Have you ever considered sourcing content ideas from whatever your customers are perusing on online learning platforms?
How many times have you published a great piece of content for your business, only to see it drowned out by the surrounding noise? If you didn’t know better, you might have started to feel that everybody else’s content was getting more attention than yours.
This is a challenge most content marketers face. They may spend hours creating epic content for their marketing campaigns, but somehow the masses of qualified sales prospects out there never make their way to the page. Even if it attracts some views, their number isn’t significant enough to make an impact.
So, how can you get more people to see your content? Or, in other words, what are the best methods of driving traffic to your content marketing assets? Here are three tactics you probably haven’t experimented with – tactics that I think you’ll find will do the trick.
1. Source content ideas from online learning platforms.
Content is king. But the king (or queen) must be someone people like before he or she can gain headway with subjects.
In the same way, you need to create epic content that will attract the attention of your audience. The question is: How do you know what your audience will like? Simple: Look for where they are willing to invest money to learn about their area of interest. The best sources to get that kind of information are online learning platforms like Lynda and Udemy.
An interesting statistic from Shift eLearning revealed that corporate training alone is a $200 billion industry and that elearning alone accounts for $56.2 billion of that pie. This makes online learning one of the fastest growing markets in the industry.
To source content ideas from online learning platforms, you’ll need a good sense of which keywords your target audience is typing into those elearning platforms, and which topics they want to learn about. You can probably guess what those keywords are, or else jump into the online conversations that your audience members are having and see for yourself.
This is possible with a social listening tool like SentiOne. While social listening is best known for online reputational management (ORM) and competitor-analysis use-cases, it can also be used as a blogger’s source of inspiration. You could monitor specific keywords on social media and across the web, listen in on what discussions are being held around those keywords and even estimate the emotions behind those keyword mentions.
Choose one baseline keyword to start with that you know is highly relevant to your industry. Monitor it, analyze the conversation around it, understand its context and write down additional relevant keywords that keep popping up in the same context. Once you have your keywords handy, go to an online learning platform and search for your desired keywords. The results will give you a hint of the types of courses available around those keywords.
In this way you will get to know how many people have enrolled in these courses and even see their reviews. This will help you determine if a keyword is just an interesting topic of discussion or a learning category your users are willing to invest their money in.
Work your way through the relevant course content to get ideas you can use to create content. The fact that people are paying for courses that cover these topics shows there’s a ready audience hungry for content on them.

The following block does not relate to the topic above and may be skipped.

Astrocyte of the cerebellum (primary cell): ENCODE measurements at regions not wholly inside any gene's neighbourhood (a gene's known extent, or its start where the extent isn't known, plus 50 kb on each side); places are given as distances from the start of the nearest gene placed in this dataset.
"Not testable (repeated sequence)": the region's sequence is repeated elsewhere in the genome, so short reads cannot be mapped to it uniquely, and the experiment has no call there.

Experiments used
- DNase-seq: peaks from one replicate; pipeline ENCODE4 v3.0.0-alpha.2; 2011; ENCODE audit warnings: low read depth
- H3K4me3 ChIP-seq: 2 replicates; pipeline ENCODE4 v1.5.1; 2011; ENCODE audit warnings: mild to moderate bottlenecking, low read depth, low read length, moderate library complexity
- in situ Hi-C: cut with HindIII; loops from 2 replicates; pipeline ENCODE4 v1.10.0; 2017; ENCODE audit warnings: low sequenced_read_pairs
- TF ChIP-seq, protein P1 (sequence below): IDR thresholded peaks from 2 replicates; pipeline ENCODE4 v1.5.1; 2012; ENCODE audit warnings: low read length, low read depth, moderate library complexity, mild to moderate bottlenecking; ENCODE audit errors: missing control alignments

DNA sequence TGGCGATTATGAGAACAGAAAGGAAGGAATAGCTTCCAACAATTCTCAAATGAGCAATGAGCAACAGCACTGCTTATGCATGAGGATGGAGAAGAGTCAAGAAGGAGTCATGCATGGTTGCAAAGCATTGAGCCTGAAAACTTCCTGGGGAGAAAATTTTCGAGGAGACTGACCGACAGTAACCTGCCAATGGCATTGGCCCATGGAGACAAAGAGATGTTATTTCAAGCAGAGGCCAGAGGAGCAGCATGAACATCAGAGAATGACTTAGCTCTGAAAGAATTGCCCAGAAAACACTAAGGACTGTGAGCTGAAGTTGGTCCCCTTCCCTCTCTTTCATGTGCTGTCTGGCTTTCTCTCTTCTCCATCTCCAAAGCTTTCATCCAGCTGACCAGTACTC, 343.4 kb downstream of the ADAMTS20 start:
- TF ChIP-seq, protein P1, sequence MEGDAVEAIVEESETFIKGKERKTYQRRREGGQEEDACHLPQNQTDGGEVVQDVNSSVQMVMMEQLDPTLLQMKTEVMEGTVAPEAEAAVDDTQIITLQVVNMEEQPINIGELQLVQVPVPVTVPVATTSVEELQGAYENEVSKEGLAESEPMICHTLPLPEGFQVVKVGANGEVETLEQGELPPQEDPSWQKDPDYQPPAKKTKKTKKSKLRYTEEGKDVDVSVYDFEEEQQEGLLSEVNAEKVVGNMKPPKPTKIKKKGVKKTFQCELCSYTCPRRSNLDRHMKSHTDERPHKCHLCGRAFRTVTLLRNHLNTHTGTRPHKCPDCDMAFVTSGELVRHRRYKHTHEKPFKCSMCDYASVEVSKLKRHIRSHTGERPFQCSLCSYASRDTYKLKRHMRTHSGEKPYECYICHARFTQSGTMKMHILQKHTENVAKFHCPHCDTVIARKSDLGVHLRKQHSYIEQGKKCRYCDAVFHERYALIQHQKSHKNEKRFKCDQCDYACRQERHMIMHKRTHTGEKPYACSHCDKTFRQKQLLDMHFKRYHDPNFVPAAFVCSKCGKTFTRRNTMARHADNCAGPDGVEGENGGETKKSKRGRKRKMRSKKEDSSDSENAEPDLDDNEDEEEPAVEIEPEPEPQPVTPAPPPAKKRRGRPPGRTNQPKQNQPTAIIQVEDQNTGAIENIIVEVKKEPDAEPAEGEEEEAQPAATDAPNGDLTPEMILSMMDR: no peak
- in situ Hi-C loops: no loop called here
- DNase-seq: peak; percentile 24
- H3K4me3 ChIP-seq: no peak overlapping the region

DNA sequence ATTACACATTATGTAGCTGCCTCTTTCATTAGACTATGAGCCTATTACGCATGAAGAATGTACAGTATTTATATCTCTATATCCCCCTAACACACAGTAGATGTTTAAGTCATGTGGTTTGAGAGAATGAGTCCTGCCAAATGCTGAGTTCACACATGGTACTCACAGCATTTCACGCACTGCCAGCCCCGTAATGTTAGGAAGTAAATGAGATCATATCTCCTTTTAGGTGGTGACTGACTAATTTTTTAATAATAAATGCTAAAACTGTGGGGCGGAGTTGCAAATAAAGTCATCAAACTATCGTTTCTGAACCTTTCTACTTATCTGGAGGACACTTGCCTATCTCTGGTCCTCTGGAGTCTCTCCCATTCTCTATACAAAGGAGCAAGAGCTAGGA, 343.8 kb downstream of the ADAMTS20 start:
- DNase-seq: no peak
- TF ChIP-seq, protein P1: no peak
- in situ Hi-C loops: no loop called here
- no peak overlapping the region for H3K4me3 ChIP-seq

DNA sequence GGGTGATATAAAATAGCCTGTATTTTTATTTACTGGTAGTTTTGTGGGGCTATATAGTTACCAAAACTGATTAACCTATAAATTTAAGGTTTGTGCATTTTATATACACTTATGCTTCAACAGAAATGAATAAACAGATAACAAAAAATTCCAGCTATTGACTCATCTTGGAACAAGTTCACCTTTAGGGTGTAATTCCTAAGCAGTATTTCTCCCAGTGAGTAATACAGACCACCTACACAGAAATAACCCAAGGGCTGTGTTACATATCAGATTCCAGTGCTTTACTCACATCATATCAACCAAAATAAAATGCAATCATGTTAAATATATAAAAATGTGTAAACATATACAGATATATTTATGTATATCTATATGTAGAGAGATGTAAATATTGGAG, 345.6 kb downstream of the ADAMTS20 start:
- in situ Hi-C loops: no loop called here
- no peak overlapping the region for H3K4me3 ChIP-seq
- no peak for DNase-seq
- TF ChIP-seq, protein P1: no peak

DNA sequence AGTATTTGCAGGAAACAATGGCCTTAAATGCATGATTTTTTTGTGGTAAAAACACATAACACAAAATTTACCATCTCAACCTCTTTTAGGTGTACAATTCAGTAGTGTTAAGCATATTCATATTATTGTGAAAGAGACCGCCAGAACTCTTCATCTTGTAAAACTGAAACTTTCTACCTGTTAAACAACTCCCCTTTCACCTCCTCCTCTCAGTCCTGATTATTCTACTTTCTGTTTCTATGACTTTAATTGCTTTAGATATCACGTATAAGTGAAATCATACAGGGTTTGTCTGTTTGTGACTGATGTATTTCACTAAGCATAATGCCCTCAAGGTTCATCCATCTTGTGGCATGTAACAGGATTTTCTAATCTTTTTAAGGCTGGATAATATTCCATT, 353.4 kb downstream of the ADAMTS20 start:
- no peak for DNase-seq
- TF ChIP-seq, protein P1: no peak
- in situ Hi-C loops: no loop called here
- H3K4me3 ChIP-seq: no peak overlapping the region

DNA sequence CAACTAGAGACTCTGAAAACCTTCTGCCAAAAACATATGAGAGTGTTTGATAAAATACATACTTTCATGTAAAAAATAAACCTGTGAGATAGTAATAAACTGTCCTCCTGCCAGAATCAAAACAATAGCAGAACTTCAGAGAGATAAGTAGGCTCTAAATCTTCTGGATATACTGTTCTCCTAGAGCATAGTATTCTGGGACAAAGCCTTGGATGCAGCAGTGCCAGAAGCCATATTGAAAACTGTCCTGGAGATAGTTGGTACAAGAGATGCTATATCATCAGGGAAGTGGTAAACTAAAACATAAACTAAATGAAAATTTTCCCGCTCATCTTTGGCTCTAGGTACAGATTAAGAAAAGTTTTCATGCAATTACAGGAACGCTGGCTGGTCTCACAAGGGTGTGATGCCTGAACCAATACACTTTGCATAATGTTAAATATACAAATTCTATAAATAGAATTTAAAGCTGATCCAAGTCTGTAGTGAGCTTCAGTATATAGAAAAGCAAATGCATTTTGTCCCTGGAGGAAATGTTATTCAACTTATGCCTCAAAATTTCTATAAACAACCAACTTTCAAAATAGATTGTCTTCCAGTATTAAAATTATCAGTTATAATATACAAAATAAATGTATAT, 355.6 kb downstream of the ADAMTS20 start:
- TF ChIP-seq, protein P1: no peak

2. Collaborate with niche micro-influencers.
Certainly, influencer marketing isn’t new. However, there is a subset of influencer marketing that has gone untapped by a lot of content marketers: When you think about influencers, the first thing that comes to mind is those with ridiculously large followings. But how about the micro-influencers?
Micro-influencers are whose whose audiences are between 1,000 and 10,000 followers. Those numbers may not be impressive by some people’s standards, but what you need to look at is the effect of their influence. If a particular micro-influencer’s fan base is so dedicated that about 70 percent of its members respond to his or her posts, you’ve hit the jackpot.
Connect with these particular influencers and find interesting ways to collaborate with them. Their influence will give your content marketing campaign the visibility and exposure it needs.
3. Get your employees in on the effort.
Employee advocacy is that rare gem that every content marketer should hold dear. The reason is the average viewer is more prone to engaging with content hared by a human being rather than a business.
In a survey conducted by Olapic, 76 percent of the participants found content shared by other consumers to be more honest than that shared by brands. Employee-advocacy marketing has proven to be extremely powerful. A PostBeyond survey revealed that brand messages shared by employees had 561 percent more reach than those shared via the brand’s social media channels.
But the challenge remains: How will your employees know which content to share tocomplement your content marketing efforts?
One way is to let your employees in on your content-marketing strategy and tell them all about the game plan: the content that will be written, the platforms you think they should explore and the number of people you want to reach.
The problem, however, is that you may find it difficult to track your employees’ results. However, a tool like Smarp can help put all the content you want your employees to share in one newsfeed. From this central newsfeed, your employees will be able to share the content, write their own captions and even schedule the posts.
The tactics above, when fully maximized, will ensure that you never run dry of regular traffic. These strategies may not make you a sensation overnight, but if you keep working with them, over time, they will help you generate the kind of buzz and growth you desire.
by Toby Nwazor